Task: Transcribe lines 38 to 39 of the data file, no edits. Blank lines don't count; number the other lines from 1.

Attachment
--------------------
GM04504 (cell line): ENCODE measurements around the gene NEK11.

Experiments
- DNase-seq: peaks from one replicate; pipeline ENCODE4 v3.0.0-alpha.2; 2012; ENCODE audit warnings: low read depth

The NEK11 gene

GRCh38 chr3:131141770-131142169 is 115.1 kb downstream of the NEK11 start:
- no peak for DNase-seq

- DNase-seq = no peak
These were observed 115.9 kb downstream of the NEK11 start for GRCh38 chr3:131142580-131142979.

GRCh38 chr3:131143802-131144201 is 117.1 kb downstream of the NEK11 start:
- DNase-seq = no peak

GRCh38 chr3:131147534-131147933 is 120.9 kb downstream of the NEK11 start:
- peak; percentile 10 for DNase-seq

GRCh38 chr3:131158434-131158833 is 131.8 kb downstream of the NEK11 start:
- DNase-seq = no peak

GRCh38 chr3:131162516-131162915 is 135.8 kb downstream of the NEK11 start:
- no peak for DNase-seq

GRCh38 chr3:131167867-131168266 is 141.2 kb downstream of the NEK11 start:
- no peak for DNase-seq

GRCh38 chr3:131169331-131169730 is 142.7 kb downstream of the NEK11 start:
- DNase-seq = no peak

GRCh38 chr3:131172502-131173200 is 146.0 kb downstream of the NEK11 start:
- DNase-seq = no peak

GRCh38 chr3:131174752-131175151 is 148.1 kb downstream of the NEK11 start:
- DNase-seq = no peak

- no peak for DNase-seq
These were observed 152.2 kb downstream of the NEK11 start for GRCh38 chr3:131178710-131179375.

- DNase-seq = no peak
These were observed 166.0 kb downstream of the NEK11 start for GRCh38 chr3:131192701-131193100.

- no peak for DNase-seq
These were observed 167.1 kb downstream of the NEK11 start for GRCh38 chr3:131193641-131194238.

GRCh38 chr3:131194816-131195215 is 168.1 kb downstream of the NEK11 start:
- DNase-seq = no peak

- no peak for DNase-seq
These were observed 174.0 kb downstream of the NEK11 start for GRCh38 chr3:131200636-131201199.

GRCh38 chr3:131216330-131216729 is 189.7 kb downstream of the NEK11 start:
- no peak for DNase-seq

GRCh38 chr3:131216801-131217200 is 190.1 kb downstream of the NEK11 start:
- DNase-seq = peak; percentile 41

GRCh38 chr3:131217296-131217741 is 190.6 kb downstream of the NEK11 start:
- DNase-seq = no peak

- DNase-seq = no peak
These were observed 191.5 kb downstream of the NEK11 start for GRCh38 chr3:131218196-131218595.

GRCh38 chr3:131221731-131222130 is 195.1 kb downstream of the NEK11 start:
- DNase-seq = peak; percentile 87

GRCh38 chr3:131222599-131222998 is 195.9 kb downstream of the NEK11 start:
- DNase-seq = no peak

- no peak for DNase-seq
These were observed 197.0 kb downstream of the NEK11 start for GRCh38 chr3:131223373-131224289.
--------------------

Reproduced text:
- DNase-seq = peak; percentile 41

GRCh38 chr3:131217296-131217741 is 190.6 kb downstream of the NEK11 start: